Tube as an actual syringe holder tube is about the right size for capsules and tablets such as worm pills and the like, that are administered to cats, dogs, and other animals about the size of cats and dogs. However, tube 10 could be specially made in larger or smaller sizes for administering tablets and capsules to much smaller animals such as hampsters or gerbals. Many different shapes of tablets and pills can be stuck to the end of holder 10, and instead of a separate plug 14, holder 10 can be made with a closed, blunt end to which tablets can be stuck. Many different handles or gripping ends 11 can be used if desired, but one of the advantages of the invention is in using a readily available syringe holder tube for administering capsules and tablets without modification of the tube.

Persons wishing to practice the invention should remember that other embodiments and variations can be adapted to particular circumstances. Even though one point of view is necessarily chosen in describing and defining the invention, this should not inhibit broader or related embodiments going beyond the semantic orientation of this application but falling within the spirit of the invention. For example, those skilled in the art will appreciate the size and shaping of the inventive administrator for administering various size capsules and tablets to various sized animals.

I claim:

1. A method of administering a gelatin capsule to an animal, said method comprising:

a. selecting a plastic tube with a rounded end having a through opening substantially smaller than the maximum diameter of said capsule, and smaller than the inside diameter of said tube;

b. pressing an end of said capsule into said opening so substantially more than half of said capsule remains outside said opening;

c. opening the animals mouth;

d. quickly inserting said tube in a generally axial thrust over the base of said animals tongue and into said animals throat to poke said capsule into contact with said animals soft palate and dislodge said capsule from said opening; and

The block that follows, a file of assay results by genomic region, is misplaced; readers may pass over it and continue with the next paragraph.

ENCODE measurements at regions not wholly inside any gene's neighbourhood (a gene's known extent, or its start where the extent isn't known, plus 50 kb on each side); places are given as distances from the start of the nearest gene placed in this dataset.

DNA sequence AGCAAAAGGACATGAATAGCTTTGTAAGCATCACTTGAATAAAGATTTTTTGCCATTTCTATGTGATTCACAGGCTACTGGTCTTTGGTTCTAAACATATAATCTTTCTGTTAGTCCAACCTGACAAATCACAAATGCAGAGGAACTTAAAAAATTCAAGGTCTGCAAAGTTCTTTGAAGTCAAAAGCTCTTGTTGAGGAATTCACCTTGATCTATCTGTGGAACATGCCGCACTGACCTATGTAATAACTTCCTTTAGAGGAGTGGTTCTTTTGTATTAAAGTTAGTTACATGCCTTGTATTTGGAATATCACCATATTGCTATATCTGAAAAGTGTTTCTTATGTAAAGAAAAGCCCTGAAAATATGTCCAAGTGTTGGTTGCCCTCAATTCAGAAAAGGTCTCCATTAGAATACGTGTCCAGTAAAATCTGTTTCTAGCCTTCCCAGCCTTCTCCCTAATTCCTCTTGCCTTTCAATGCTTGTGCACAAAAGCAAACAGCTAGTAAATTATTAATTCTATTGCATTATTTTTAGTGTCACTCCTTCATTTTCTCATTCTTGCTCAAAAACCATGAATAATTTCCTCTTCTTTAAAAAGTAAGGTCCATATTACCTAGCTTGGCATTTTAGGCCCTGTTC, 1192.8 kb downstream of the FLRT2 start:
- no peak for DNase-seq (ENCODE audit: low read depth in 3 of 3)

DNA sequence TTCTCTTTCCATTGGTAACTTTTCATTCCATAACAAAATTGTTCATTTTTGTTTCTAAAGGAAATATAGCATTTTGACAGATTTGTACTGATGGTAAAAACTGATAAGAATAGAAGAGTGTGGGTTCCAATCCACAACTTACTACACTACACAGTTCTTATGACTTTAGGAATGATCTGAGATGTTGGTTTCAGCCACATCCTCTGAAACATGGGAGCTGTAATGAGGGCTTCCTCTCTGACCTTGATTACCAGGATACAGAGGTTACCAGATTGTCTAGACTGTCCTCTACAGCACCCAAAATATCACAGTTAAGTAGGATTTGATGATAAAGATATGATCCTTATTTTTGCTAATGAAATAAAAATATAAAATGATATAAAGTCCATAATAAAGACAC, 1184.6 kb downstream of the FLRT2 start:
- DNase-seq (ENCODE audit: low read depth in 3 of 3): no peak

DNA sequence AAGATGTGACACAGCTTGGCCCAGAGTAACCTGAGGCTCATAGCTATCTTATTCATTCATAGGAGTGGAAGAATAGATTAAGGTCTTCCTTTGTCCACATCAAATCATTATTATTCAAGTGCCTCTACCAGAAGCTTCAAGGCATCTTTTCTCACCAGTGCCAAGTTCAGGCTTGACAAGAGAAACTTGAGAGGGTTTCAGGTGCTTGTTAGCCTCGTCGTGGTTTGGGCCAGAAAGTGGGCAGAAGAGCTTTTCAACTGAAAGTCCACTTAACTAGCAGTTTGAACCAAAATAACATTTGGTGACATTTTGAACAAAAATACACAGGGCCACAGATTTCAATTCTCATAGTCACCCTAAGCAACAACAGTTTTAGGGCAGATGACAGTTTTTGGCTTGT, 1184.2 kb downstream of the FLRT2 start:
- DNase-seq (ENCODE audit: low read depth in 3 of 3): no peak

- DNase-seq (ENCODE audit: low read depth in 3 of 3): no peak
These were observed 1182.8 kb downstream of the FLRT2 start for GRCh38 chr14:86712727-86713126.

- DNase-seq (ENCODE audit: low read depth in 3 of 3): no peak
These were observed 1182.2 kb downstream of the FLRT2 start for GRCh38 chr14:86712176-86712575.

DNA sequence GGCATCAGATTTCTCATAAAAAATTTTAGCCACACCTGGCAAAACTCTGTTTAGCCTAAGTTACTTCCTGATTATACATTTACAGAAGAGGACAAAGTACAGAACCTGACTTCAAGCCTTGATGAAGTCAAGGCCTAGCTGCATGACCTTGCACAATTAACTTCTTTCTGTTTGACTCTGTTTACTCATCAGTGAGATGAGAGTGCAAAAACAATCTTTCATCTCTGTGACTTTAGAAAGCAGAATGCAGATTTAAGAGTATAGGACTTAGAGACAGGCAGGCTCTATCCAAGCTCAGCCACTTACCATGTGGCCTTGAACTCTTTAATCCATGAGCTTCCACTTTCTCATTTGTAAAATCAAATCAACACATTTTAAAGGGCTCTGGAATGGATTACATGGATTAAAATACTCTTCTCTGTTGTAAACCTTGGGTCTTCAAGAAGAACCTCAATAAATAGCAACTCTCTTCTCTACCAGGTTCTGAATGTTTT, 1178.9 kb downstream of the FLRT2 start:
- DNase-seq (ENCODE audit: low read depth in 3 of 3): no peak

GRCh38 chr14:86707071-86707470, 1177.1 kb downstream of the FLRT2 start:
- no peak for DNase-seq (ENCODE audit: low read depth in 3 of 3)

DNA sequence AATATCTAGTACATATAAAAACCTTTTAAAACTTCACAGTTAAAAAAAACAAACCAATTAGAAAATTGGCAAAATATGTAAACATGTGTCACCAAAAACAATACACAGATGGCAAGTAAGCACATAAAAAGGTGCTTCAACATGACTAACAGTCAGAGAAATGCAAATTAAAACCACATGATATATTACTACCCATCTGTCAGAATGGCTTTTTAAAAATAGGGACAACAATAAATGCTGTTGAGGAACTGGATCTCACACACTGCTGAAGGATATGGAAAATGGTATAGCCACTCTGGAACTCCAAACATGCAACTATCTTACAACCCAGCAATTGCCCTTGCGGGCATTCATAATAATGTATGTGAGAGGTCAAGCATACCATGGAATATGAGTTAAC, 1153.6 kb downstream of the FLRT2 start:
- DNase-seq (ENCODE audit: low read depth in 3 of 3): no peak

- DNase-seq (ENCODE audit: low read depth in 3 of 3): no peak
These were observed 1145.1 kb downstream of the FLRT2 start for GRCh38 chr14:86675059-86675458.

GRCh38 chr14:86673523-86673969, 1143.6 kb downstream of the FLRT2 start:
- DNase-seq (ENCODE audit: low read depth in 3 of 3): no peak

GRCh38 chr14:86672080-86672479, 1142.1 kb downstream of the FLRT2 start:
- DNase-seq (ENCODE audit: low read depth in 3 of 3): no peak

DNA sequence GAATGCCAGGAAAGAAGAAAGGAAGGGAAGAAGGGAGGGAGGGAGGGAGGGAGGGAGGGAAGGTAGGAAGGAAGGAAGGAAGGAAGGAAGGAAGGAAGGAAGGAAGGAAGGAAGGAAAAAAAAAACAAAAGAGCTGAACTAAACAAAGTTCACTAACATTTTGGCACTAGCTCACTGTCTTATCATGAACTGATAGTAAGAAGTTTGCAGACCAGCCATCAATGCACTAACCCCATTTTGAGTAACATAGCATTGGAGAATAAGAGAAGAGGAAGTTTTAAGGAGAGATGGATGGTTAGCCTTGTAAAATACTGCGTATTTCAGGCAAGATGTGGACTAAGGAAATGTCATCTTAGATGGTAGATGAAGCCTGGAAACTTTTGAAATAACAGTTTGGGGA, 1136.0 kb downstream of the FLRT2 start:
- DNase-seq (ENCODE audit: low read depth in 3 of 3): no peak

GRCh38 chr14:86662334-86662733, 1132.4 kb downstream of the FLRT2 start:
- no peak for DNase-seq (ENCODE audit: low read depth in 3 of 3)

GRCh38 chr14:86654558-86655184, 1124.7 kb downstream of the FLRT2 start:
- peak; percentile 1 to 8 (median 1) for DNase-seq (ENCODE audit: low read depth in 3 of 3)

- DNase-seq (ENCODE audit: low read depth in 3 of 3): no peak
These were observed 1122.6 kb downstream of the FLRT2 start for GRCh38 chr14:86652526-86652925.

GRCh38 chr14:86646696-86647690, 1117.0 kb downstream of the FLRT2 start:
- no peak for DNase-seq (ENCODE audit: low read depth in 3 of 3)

e. quickly withdrawing said tube from said mouth to leave said capsule where it is automatically swallowed by said animal.

2. The method of claim 1 including turning said capsule as said capsule is pressed into said opening to help seat capsule in said opening.

3. The method of claim 1 including chilling said capsule substantially below room temperature before pressing said capsule into said opening.

4. The method of claim 1 including using a syringe holder tube as said plastic tube.

5. The method of claim 4 including turning said capsule as said capsule is pressed into said opening to help seat said capsule in said opening.

6. The method of claim 5 including chilling said capsule substantially below room temperature before pressing said capsule into said opening.

7. A method of administering a tablet to an animal, said method comprising:

a. selecting a plastic tube with a blunt end;

b. using a sticky material to stick said tablet lightly to said blunt end;

c. opening the animals mouth;

d. quickly inserting said tube in a generally axial thrust over the base of said animals tongue and into said animals throat to poke said capsule into contact with said animals soft palate and dislodge said capsule from said opening; and

e. quickly withdrawing said tube from said mouth to leave said tablet where it is automatically swallowed by said animal.

8. The method of claim 7 including using food material as said sticky material.

9. The method of claim 7 including using a syringe holder tube with a hole in the end as said plastic tube,

and inserting a syringe piston in the hole in said syringe holder tube to form said blunt end.

10. The method of claim 9 including using food material as said sticky material.

ll. A gelatin capsule administrator for animals, said administrator comprising:

a. a plastic tube having a rounded end;

b. a through opening in said rounded end;

c. said opening having a diameter less than the inside diameter of said tube;

d. a capsule seated in said opening with substantially more than one-half of said capsule remaining outside said opening; and

e. the maximum diameter of said capsule being substantially larger than said diameter of said opening.

12. The administrator of claim 11 wherein said tube is a syringe holder tube.

13. A tablet administrator for animals, said administrator comprising:

a. a plastic tube having a rounded end;

b. a through opening in said rounded end;

c. said opening having a diameter less than the inside diameter of said tube;

d. a plug removably inserted in said opening; and

e. a sticky material releasably sticking said tablet to said plug.

14. The administrator of claim 13 wherein said sticky material is a food product.

15. The administrator of claim 13 wherein said tube is a syringe holder tube.